Philanthropedia ranks childhood nutrition/health nonprofits and many of our friends make the cut. Non-profit agencies who didn’t make the list but show promise worthy of mention include the Center for Collaborative Solutions. Find out more.
We are making progress with young children's consumption of sugary drinks but not with adolescents. This study shows an alarming 8% spike in consumption of soda and other sugary drinks among adolescents, the biggest consumers of these beverages.
This article provides a national perspective on the new school meal standards for our school partners. In California, as of today, 89% of the 1,329 school food authorities have been certified as meeting the updated meal standards!
The HBI learning center at Kids Campus got good press about their food bank partnership. Congrats!! Read the article here.
A recent report found 73 percent of teachers said they regularly instruct hungry students who don’t have enough to eat at home, and 87 percent of principals said they consistently see hungry students in school. How do we help starving students? Our own Dr. Andi Fletcher discusses this topic on HuffPost Live.
School districts nationwide are showing improvements in measures related to nutritional policies, physical education and tobacco policies, according to the 2012 School Health Policies and Practices Study (SHPPS). SHPPS is the largest and most comprehensive survey to assess school health policies. Read more.
A new report from the U.S. Department of Agriculture’s Economic Research Service (ERS), shows the very positive impact of the 2009 SNAP benefits boost created by the American Recovery and Reinvestment Act (ARRA) and the harm caused by lower benefits. That is because the report shows that, as the value of SNAP benefits has declined due to inflation in food prices after 2009, there has been a significant increase (16.5 percent) in very low food security in SNAP households and a decrease (4.4 percent) in median food spending by SNAP households.
The USDA ChooseMyPlate website has several new videos that are sure to inspire you to make changes... motivate you to eat healthier... and make you laugh out loud (LOL).
Rates of childhood obesity showed the first signs of a small decline in 19 of 43 sites studied by the Centers for Disease Control and Prevention. Despite this encouraging news, nearly 1 in 6 (17%) children and teens are obese, including 1 in 8 (12%) preschoolers. “We cannot become complacent,” says David L. Katz, MD, Editor-in-Chief of Childhood Obesity, a peer-reviewed journal from Mary Ann Liebert, Inc., publishers, and Director of Yale University’s Prevention Research Center (Derby, CT). Read more. Learn more about the CDC report here.
The Sacramento Convention & Visitors Bureau is hosting the inaugural Farm-to-Fork Festival on Capitol Mall to celebrate the abundant local products Sacramento has to offer. Farmers and producers of all types will display their products and educate Sacramento on how to eat local as well as the importance of local sustainability. The free outdoor festival will feature a large farmers’ market, educational displays, livestock, food and drink, live music, and much more.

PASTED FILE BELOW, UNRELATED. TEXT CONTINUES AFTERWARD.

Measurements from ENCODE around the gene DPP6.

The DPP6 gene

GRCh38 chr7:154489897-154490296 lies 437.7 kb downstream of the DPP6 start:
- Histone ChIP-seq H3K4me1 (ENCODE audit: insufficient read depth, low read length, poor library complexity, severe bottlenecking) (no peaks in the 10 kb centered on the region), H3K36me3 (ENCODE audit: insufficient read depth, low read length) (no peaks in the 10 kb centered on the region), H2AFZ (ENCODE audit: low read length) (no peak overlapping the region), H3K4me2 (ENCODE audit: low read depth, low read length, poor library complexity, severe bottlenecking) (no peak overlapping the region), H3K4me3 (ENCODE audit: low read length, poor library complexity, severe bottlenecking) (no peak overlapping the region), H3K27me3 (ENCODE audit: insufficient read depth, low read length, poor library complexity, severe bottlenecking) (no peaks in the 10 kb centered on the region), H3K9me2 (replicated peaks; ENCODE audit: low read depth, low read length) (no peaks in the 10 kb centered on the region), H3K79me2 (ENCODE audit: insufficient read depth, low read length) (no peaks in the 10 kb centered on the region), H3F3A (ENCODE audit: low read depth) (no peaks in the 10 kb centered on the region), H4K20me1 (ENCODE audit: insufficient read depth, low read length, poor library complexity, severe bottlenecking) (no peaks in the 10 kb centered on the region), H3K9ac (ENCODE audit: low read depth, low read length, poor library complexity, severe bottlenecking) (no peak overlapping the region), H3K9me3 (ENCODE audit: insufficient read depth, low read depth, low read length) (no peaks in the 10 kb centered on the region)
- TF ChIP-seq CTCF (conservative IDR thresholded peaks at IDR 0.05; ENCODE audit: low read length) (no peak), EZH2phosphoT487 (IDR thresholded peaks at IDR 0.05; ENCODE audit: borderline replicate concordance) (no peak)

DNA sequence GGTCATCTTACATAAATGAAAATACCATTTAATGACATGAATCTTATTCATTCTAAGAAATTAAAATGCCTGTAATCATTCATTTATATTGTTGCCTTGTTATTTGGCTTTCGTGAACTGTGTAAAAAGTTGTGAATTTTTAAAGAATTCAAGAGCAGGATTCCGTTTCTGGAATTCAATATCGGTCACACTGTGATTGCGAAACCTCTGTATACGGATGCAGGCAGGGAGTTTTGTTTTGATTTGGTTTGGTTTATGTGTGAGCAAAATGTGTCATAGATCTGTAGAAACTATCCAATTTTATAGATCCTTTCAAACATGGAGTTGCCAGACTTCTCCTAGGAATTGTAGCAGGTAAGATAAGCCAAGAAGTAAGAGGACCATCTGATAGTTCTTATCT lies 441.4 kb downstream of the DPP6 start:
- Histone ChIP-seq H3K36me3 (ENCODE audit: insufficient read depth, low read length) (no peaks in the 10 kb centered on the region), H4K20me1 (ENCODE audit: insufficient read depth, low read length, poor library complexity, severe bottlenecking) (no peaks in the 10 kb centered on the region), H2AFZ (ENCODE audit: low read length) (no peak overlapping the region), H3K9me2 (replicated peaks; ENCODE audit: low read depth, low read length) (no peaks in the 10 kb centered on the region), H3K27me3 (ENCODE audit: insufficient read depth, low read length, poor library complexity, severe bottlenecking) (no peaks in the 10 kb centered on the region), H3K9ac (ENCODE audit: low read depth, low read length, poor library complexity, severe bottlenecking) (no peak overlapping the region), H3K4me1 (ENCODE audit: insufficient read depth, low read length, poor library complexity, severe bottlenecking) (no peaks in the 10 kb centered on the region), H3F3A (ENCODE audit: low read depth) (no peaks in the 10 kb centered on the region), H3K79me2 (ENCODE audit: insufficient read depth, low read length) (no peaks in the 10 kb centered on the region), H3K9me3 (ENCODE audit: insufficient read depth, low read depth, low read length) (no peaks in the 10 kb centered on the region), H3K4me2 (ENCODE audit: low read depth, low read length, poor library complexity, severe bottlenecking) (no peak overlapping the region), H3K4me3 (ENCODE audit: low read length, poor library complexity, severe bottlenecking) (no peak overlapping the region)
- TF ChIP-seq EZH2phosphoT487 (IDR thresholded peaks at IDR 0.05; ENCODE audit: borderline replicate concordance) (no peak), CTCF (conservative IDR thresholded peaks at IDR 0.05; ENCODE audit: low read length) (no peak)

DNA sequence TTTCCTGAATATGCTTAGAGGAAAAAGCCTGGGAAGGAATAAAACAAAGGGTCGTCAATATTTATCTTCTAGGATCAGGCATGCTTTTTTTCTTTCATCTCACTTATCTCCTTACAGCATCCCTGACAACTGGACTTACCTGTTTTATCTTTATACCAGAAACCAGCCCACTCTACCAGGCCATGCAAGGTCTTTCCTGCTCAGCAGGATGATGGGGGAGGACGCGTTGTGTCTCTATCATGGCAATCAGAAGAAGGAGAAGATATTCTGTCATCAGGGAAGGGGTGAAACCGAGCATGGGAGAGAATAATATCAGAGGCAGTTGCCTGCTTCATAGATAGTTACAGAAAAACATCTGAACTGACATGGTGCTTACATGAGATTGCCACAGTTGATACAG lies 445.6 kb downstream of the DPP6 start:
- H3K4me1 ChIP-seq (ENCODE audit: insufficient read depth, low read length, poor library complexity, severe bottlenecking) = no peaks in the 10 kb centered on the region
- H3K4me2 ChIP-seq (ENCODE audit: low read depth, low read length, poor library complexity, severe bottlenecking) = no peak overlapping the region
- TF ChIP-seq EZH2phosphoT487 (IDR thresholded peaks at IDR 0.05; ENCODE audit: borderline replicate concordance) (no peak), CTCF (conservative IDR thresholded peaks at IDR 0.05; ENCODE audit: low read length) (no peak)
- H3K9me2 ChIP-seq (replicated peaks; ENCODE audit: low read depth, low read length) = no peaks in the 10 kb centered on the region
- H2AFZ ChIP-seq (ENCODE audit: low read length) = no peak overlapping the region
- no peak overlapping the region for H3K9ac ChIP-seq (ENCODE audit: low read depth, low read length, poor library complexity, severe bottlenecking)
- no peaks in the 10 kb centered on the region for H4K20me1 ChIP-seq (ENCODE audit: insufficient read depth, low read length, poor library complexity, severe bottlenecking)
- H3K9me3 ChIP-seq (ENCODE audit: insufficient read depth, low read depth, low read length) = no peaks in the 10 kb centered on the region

A report from the Center for Science in the Public Interest (CSPI) released last week found that the price per serving for fruits and vegetables is often less than other, less healthful snacks and side dishes. CSPI determined that the average price per serving of fruit or vegetable snacks ($0.34) was nearly half as much as the less healthy snacks ($0.67) analyzed in the study. Read more.
Last month, the American Medical Association officially labeled obesity a disease. The AMA’s decision has unleashed a flood of news reports and Op-eds, and the coverage largely emphasizes solutions focused on the individual, without discussing the critical need for a population approach.
We can’t let this conversation get away from us—it’s too important. We don’t yet know what effects the AMA’s decision will have, but it’s clear we’ve reached a crucial juncture in our national conversation about health. And among the challenges we face in moving forward with a public health agenda are the very words we use when we talk about chronic disease. The O-word keeps the focus on individuals, not on policies that could help curb harmful industry practices and create healthier environments. Read more.
The risk of elevated blood pressure among children and teens has risen 27 percent over a 13-year period, and is probably caused by over-consumption of salt and rising obesity, according to a new study. Read more.
A comprehensive study comparing the burden of disease across 187 nations worldwide has found that the United States continues to lose ground on key measures of health compared to people in other nations, with obesity and related diseases a primary factor. Researchers found that poor dietary habits now surpass smoking as the most important risk factor associated with years of life lost to disability and to premature death. Read More.
Click here to view the complete abstract, including the chart above.
The U.S. Department of Agriculture issued an interim final rule last week that updated nutrition standards for snack foods and beverages sold in school vending machines, stores and a la carte lines. The new standards are scheduled to take effect at the beginning of the 2014-15 school year. In a statement, Risa Lavizzo-Mourey, president and CEO of the Robert Wood Johnson Foundation, said the new standards are “critical to addressing the nation’s childhood obesity epidemic and helping our most vulnerable children get the foods and drinks they need to grow up strong and healthy.”
According to researchers at the National Institute of Child Health and Human Development, only half of American children get the recommended levels of daily physical activity and only one-third eat suggested amounts of fruits and vegetables. Researchers also found that nearly three-quarters of children did not have a healthy eating pattern. Researchers surveyed nearly 10,000 students ages 11 to 16 in 39 states.